The third track on Wishbone, titled “Cherry on Top,” is a charming yet melancholy tune about growing up, and it’s also my personal favorite. The first lyrics depict a “small boy, big teeth, going in for a bite.” In just a few seconds, though, it moves to “now the champagne’s raining on your window, and you’re all alone.” Already, it’s easy for listeners, particularly college students like us, to begin contemplating the status of their lives: what are we doing? Where are we headed? Countless thoughts can branch from these two questions alone. Nanna brings us back to reality in the chorus, with a sweet reminder that insatiability isn’t always the best: “You can have it all but you’ll never stop, ‘cause all you ever want is the cherry on top. And all you’ve ever dreamed of, it ain’t enough, You’ll never fill that hole with the cherry on top.” In between the chorus and the verses too, she adds a melodic series of “slow down’s.”  All of these lyrics are laid over a lovely piano melody; it’s rustic in a sense, but a "synthy" percussion is still discernible, creating yet another contrast between old and new. In the final verse, it’s hard not to get chills at Nanna’s delicate voice singing powerful lyrics that provoke what they speak: forcing us to become “trapped in your [our] thoughts.”  When we’re at a point in our lives where it seems like all we can do is work for our future, Oh Land brings us back to savor the present. Nanna reflects on this directly in an interview regarding Wishbone as a whole album, stating “I wanted to make music that reflected the life that I live right now and the person that I am right now, rather than the person that I aspire to be and the life that I dream to live. I felt like I was in such a chaotic place that I wanted the songs to witness that—instead of retouching it.”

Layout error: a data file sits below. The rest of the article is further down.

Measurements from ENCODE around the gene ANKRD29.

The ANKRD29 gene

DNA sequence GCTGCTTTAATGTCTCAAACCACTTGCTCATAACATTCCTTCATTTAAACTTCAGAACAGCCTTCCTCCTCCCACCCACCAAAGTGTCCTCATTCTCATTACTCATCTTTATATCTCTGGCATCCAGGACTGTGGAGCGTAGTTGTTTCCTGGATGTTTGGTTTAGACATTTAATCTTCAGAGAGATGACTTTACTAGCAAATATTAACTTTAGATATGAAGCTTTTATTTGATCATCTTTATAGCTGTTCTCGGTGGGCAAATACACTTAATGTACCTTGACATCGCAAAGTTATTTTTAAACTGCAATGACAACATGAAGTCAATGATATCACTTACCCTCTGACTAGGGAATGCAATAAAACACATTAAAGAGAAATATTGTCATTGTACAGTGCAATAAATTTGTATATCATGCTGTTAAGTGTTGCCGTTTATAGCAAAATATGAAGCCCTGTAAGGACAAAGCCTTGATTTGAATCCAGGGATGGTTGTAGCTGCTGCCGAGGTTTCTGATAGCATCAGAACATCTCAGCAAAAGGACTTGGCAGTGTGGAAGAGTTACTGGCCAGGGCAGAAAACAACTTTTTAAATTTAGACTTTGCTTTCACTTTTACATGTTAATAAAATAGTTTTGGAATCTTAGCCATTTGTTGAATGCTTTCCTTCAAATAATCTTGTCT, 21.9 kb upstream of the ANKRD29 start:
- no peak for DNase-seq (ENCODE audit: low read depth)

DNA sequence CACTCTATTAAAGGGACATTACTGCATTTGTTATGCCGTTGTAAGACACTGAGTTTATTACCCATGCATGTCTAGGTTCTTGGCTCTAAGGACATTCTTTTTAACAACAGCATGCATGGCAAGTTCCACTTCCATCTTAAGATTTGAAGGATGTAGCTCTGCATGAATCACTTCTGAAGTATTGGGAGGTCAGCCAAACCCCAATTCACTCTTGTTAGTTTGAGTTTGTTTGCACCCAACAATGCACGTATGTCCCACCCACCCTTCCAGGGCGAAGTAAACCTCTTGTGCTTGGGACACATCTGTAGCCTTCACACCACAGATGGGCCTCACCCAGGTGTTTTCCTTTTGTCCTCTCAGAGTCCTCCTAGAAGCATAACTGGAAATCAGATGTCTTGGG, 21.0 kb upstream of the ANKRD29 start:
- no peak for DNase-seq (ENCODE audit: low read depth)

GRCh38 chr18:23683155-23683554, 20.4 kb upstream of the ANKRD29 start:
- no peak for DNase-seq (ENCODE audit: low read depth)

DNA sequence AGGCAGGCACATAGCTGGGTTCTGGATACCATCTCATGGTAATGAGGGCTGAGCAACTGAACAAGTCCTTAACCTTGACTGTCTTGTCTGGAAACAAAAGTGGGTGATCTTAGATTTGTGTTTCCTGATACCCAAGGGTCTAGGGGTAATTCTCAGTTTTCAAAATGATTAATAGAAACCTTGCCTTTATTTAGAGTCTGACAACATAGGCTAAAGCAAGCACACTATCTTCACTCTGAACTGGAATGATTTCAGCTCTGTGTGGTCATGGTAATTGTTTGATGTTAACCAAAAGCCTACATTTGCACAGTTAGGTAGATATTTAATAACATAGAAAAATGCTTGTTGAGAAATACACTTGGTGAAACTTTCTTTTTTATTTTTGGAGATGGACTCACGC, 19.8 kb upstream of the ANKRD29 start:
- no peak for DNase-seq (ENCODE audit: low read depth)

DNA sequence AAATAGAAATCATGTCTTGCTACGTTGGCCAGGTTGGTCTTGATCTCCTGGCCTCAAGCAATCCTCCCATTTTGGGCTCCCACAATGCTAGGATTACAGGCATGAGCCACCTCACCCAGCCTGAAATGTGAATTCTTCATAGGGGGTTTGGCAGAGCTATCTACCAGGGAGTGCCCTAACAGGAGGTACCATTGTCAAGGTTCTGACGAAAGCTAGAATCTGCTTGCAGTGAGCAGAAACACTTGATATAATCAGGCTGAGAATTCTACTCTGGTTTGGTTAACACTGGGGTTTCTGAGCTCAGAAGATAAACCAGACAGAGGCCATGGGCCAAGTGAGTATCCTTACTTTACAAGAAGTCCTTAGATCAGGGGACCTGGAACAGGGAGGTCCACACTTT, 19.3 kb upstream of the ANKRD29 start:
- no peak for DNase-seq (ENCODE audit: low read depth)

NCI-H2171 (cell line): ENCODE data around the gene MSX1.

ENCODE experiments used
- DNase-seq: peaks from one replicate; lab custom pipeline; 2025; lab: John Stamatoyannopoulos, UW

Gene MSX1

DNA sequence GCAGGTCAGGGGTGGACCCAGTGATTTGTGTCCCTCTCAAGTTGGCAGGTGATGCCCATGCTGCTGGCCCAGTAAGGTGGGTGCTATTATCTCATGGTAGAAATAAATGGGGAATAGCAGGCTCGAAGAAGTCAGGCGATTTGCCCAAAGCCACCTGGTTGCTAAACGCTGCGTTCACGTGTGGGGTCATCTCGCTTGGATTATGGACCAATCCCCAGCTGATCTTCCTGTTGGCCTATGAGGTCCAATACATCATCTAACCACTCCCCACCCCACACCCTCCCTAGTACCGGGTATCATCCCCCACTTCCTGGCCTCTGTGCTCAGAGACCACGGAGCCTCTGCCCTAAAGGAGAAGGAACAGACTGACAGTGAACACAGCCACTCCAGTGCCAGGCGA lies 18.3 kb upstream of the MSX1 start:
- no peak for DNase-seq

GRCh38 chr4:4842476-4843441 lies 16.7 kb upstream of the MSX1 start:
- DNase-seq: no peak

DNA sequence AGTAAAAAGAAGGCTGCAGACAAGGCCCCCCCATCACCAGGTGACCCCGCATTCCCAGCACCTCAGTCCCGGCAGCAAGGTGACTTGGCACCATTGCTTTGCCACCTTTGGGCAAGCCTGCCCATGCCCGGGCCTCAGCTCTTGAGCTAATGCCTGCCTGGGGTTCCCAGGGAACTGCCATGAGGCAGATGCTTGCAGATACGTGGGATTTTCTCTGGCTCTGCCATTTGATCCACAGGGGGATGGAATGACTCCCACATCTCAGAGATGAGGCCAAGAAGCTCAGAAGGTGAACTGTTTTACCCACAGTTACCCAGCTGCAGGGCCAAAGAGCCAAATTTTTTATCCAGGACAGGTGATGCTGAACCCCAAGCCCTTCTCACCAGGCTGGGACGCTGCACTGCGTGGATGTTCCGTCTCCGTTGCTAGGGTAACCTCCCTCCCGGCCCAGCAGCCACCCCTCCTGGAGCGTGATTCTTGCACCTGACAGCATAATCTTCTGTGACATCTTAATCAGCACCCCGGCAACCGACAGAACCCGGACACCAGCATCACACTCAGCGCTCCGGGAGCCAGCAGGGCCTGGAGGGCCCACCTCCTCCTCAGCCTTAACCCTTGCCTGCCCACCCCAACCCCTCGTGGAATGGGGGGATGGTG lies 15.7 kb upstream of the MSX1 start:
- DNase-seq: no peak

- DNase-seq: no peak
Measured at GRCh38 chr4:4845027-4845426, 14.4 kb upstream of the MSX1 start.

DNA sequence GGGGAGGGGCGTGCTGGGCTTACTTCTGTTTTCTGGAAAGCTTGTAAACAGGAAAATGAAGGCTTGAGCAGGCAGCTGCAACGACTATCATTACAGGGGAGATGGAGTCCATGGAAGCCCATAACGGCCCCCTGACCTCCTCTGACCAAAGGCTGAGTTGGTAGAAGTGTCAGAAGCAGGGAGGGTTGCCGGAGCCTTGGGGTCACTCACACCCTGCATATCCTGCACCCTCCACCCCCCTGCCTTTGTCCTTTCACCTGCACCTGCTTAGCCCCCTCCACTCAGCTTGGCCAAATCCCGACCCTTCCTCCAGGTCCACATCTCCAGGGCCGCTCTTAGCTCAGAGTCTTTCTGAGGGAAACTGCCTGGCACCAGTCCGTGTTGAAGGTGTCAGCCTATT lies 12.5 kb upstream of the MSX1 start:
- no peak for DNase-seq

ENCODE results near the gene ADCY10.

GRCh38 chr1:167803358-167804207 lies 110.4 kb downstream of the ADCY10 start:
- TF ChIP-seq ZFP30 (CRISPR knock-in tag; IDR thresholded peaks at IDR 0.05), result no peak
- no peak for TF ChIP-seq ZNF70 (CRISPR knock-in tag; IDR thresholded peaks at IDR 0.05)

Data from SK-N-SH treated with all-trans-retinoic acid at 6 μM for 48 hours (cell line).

The album nears its end with a hauntingly beautiful ballad, titled “Love You Better.” Little besides Nanna’s gentle voice constitutes this piece; there’re a simple melody strummed along on an acoustic guitar, soulful harmonies, but in its entirety “Love You Better” glides like a lullaby.  The lyrics keep a relatively consistent pattern, corresponding with the poetic quality of this song. As for what the lyrics say, they narrate a moment, in which one wants to give someone something, but isn’t quite ready yet. This moment is most beautifully depicted in the third and fifth verses, or stanzas perhaps. These two sections of the song stand out as they stray from the usual pattern of the other verses and they reverberate with gorgeous imagery. “When the moon is just a scar of light, And the sky, a purple bruise, I will wait here in the window, ‘Til you come back again, I will love you better then” gives just a hint of what this intriguing ballad embodies. When asked about “Love You Better,” Nanna says, “It’s a song that fast-forwards a bit…It says, at some point I’ll be able to give you this. I know that I can’t now but this is how I want it to be and I’m sorry that it can’t be like that now. I will do everything better when I get older.” “Love You Better” is an enchanting song, achieving its goal as the penultimate track of holding the audiences’ attention through to the end of the album.
While I’ve only discussed three of the tracks off Wishbone, you need to listen to the entire album to truly understand its magic. It can be purchased on iTunes, or you can stream it for free on Spotify or New York Times’ Press Play. Be sure to leave us with your thoughts below!
What We ThinkLaura Yoo